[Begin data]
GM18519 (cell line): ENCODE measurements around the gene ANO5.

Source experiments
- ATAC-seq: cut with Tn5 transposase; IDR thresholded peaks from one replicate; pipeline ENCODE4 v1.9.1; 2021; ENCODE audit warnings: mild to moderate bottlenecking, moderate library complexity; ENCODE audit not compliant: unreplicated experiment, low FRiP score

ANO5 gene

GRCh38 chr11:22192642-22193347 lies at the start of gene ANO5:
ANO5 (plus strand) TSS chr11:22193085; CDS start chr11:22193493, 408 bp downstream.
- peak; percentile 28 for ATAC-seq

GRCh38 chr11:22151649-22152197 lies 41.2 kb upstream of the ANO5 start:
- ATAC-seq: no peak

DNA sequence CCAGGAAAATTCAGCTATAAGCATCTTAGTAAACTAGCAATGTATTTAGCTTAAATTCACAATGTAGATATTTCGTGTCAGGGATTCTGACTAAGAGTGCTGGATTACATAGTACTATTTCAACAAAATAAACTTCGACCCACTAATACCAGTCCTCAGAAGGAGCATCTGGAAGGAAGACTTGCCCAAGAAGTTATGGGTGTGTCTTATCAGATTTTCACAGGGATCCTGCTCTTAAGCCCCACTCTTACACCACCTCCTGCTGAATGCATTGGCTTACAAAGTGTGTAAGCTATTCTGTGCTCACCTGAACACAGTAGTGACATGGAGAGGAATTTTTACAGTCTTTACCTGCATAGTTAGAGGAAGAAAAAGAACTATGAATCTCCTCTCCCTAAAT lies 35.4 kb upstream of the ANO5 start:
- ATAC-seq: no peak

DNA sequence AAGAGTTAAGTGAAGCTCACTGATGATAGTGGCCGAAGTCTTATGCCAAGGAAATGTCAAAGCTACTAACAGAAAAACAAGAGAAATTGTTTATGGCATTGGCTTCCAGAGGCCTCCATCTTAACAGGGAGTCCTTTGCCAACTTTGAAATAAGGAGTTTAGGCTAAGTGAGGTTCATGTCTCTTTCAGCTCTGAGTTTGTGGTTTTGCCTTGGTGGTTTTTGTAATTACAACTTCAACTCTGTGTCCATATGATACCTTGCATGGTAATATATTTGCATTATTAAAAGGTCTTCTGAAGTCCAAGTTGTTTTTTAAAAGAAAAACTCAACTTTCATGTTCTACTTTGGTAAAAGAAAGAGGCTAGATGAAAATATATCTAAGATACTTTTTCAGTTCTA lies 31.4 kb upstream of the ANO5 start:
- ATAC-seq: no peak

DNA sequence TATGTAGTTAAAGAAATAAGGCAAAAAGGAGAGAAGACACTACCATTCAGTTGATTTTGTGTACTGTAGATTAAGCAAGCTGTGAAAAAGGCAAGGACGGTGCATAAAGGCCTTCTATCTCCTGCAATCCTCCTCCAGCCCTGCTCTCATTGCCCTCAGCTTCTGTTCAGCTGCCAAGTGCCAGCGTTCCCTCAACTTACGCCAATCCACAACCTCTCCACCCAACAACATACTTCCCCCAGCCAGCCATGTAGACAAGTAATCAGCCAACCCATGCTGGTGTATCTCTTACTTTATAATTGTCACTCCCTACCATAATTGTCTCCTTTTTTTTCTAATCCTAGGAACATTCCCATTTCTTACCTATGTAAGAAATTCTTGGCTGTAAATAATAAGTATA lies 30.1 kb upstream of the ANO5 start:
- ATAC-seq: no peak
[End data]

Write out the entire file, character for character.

GM18519 (cell line): ENCODE measurements around the gene ANO5.

Source experiments
- ATAC-seq: cut with Tn5 transposase; IDR thresholded peaks from one replicate; pipeline ENCODE4 v1.9.1; 2021; ENCODE audit warnings: mild to moderate bottlenecking, moderate library complexity; ENCODE audit not compliant: unreplicated experiment, low FRiP score

ANO5 gene

GRCh38 chr11:22192642-22193347 lies at the start of gene ANO5:
ANO5 (plus strand) TSS chr11:22193085; CDS start chr11:22193493, 408 bp downstream.
- peak; percentile 28 for ATAC-seq

GRCh38 chr11:22151649-22152197 lies 41.2 kb upstream of the ANO5 start:
- ATAC-seq: no peak

DNA sequence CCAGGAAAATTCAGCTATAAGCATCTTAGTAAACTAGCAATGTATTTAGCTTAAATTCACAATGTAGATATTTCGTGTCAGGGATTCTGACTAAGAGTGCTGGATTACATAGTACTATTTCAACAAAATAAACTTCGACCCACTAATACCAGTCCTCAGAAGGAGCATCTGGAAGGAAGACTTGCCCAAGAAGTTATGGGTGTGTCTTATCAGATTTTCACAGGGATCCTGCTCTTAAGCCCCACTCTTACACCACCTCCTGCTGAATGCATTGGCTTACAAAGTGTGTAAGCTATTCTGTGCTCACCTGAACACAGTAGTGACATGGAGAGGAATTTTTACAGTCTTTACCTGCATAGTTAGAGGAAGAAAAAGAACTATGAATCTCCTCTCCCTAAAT lies 35.4 kb upstream of the ANO5 start:
- ATAC-seq: no peak

DNA sequence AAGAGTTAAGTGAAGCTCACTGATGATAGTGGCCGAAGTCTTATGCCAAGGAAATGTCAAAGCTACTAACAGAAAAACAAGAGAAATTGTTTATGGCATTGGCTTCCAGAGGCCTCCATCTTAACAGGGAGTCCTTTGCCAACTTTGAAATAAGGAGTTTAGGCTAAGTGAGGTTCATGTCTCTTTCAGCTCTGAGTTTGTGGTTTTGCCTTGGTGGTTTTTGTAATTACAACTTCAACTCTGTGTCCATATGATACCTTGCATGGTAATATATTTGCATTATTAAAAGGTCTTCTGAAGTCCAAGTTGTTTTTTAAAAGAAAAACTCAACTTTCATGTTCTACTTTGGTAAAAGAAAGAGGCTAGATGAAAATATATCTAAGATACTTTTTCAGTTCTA lies 31.4 kb upstream of the ANO5 start:
- ATAC-seq: no peak

DNA sequence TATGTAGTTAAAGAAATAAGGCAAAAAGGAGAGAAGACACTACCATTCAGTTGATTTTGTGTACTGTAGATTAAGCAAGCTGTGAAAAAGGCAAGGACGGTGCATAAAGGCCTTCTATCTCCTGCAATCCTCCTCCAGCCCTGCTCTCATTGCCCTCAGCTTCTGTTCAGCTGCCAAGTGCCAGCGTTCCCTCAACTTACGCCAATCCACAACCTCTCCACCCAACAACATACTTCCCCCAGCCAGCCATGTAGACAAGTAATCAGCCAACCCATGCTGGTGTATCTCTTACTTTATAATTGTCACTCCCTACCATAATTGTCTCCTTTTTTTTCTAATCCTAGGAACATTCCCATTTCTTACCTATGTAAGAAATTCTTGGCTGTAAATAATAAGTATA lies 30.1 kb upstream of the ANO5 start:
- ATAC-seq: no peak